Zulu king Goodwill Zwelithini's annual imbizo to include women for first time
Zulu king Goodwill Zwelithini has convened an annual imbizo for the Zulu nation in Ulundi on Thursday where he will address his subjects, which will include women for the first time.
The imbizo was announced by IFP leader Mangosuthu Buthelezi, who is also the prime minister of the Zulu nation, on behalf of the king, through an advert in various Zulu newspapers last month.
Buthelezi said previously the imbizo was attended by men only but now it was important to emphasise that the monarch was inviting his entire nation, men and women.
The imbizo was preceded by a church service for all congregations which was held at the old KwaZulu-Natal government legislature building in Ulundi last Sunday.
The church service was followed by discussions about the importance of education in the development of the nation, the importance of the Zulu language and a nation built on culture, and discussions about singing and traditional dancing in building the nation.
While Buthelezi did not say what the focus of this year's imbizo would be, King Zwelithini used last year's gathering to wage a war against threats to dissolve the Ingonyama Trust Board and cede thousands of hectares of tribal land to the state.
The king's response emanated from recommendations made by the high-level panel headed by former president Kgalema Mothlanthe that the Ingonyama Trust Act be repealed or amended. The Ingonyama Trust administers 2.8-million hectares of land in the province on behalf of King Zwelithini‚ who is its sole trustee.
The panel's recommendations incurred the ire of the Zulu monarch‚ the architect of the Ingonyama Trust Act, Buthelezi‚ and traditional leaders, who warned of a clash of nations should the government make good on moves to dissolve the trust.
"What I want you to know about our history is that the issue we are faced with now is very similar to the one our forefathers were faced with. This will be the second clash," the king told thousands of his subjects in Ulundi last year.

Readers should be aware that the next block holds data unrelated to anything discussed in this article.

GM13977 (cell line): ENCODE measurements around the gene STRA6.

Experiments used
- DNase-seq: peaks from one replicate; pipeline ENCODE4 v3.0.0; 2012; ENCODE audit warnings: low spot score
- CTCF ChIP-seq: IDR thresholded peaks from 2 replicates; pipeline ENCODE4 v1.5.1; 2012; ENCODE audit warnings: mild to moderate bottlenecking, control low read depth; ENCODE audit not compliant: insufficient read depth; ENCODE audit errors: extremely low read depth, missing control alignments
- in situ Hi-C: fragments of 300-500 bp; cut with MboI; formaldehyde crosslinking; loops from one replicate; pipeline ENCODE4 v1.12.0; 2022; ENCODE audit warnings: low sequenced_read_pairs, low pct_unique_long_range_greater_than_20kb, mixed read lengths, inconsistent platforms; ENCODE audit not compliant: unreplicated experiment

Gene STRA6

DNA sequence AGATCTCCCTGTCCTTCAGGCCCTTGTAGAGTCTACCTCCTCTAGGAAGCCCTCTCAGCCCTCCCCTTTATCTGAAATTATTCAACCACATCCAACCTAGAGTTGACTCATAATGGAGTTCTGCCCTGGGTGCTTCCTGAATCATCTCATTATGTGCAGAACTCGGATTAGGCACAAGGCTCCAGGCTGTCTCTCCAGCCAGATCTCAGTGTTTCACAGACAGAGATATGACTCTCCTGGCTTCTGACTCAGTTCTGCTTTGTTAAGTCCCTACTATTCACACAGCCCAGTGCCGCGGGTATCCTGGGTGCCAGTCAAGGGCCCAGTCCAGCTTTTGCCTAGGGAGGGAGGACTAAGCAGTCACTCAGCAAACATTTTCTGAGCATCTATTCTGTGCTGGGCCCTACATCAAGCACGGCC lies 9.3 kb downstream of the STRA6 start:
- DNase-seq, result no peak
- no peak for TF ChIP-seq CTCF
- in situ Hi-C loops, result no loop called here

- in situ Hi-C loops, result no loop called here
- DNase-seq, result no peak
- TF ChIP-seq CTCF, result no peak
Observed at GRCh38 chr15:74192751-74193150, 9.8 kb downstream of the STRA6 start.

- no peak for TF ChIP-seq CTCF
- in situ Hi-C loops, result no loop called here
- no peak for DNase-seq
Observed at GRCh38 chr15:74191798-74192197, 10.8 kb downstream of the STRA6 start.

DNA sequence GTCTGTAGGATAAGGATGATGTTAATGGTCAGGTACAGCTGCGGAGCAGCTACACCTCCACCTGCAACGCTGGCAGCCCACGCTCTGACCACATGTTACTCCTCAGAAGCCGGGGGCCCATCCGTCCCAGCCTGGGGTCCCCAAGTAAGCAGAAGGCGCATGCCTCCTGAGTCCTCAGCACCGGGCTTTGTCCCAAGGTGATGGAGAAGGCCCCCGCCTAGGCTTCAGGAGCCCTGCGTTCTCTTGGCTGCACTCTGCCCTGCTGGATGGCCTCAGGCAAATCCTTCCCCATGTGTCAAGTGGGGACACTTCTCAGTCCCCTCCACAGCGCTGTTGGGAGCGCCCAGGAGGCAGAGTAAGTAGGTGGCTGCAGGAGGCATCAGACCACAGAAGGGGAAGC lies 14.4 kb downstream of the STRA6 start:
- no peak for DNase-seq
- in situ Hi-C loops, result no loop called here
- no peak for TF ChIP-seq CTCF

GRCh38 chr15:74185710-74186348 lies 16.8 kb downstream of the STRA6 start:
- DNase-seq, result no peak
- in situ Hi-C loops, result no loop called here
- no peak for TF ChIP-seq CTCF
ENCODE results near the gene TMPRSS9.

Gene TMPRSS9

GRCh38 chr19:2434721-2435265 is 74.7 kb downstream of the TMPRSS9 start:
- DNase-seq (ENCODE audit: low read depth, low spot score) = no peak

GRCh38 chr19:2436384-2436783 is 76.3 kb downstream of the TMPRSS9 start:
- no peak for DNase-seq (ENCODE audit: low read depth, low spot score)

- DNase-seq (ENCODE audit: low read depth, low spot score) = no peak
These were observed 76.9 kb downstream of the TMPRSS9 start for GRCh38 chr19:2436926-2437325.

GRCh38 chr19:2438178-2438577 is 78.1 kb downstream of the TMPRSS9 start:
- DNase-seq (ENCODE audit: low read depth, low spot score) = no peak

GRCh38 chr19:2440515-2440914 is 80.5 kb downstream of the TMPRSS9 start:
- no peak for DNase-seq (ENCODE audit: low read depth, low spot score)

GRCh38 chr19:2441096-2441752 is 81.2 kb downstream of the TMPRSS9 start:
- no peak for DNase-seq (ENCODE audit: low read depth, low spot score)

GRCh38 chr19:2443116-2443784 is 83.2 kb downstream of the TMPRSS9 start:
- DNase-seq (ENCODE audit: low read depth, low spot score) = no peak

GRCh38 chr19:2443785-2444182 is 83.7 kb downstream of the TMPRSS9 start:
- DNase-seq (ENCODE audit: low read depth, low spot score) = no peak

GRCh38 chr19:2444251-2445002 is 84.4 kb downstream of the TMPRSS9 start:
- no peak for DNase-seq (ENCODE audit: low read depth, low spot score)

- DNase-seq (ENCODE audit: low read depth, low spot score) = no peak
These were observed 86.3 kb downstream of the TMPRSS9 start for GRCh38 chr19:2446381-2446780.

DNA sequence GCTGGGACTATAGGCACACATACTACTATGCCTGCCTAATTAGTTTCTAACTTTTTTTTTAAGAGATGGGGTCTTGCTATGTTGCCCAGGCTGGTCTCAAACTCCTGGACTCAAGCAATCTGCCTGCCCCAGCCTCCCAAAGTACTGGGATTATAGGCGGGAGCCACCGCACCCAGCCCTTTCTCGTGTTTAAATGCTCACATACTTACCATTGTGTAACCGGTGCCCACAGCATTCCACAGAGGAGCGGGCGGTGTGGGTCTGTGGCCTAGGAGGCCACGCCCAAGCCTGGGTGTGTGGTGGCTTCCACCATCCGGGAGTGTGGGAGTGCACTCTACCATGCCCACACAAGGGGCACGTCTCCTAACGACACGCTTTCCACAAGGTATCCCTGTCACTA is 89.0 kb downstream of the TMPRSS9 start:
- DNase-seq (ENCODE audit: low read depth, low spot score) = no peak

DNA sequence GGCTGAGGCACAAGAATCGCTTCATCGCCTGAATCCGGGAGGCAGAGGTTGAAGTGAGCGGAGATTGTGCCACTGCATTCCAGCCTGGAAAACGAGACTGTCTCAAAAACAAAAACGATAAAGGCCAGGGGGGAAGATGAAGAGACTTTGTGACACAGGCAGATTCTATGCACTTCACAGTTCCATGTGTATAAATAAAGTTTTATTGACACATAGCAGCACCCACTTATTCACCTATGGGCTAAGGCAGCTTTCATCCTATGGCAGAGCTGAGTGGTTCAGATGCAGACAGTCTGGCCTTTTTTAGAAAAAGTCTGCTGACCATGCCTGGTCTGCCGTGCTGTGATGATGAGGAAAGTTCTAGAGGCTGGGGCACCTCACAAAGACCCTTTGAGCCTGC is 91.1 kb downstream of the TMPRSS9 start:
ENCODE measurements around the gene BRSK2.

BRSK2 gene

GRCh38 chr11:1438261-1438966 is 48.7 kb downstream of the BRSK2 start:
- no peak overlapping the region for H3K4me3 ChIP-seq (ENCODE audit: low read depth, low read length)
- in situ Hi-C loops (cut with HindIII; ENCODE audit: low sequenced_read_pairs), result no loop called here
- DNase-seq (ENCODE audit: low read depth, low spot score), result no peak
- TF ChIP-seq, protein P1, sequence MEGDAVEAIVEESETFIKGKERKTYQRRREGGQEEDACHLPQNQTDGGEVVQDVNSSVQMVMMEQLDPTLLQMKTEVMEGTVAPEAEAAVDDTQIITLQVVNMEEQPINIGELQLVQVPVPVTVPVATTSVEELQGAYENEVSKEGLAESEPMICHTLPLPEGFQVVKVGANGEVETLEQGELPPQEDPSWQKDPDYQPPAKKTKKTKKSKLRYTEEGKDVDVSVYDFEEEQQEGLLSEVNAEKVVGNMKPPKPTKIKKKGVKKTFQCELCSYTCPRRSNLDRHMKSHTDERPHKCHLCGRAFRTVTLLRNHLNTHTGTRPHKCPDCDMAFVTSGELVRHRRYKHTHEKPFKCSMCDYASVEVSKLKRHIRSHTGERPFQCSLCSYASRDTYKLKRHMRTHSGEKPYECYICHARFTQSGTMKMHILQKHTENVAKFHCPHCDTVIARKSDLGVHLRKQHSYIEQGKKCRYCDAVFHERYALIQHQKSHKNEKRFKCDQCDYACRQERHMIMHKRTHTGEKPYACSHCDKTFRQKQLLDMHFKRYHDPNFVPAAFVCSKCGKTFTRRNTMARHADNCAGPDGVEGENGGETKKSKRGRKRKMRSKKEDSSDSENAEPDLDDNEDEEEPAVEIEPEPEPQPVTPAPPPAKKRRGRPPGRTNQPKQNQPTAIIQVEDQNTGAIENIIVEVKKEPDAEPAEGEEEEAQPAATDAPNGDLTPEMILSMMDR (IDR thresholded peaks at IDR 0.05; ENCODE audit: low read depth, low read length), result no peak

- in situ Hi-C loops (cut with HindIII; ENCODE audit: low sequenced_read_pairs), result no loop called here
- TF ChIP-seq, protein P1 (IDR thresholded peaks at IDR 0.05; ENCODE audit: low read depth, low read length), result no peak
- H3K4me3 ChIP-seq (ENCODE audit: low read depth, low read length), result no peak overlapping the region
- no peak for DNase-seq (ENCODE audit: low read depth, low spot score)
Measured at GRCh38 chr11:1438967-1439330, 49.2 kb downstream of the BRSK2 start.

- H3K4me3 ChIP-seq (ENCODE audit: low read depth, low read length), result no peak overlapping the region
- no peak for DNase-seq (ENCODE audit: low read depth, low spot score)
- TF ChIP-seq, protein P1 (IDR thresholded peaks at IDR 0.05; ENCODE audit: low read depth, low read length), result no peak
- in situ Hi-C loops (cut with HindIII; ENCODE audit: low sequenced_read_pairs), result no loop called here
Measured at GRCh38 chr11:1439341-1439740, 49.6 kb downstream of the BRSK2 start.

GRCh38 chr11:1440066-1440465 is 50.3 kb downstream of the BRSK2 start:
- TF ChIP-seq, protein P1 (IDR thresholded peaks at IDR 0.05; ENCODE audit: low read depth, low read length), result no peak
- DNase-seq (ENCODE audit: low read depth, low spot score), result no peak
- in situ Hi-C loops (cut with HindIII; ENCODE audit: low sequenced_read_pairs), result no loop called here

He continued: "I was born from a brave man and that is why I know I will be victorious against those who are trying to take my land. We are faced with the same issue that we were faced with in the olden days. The difference is that it is now coming from a black man and not a white one. The war our fathers faced before is the same war we are faced with today."
At the same imbizo in July last year, Buthelezi also lashed out at the ANC government for attempting to grab swathes of traditional Zulu land in a move he said was reminiscent of the apartheid era.
"The democratic government of the ANC is walking in the footsteps of the apartheid state‚ which, without any consultation, excised the Ingwavuma area and gave it to Swaziland‚" he charged.
The veteran politician said in decades past he had challenged the apartheid government's decision over Ingwavuma in court and was successful‚ therefore allowing for a legal precedent upon which the king could challenge the current government.
However, President Cyril Ramaphosa bowed to pressure from King Zwelithini, assuring him that the ANC government had no intention of expropriating land under the control of the Ingonyama Trust.
A panel, set up to tackle the emotive issue of land reform, recently handed over its final report to Ramaphosa.
The report will be put before cabinet and thereafter released publicly.
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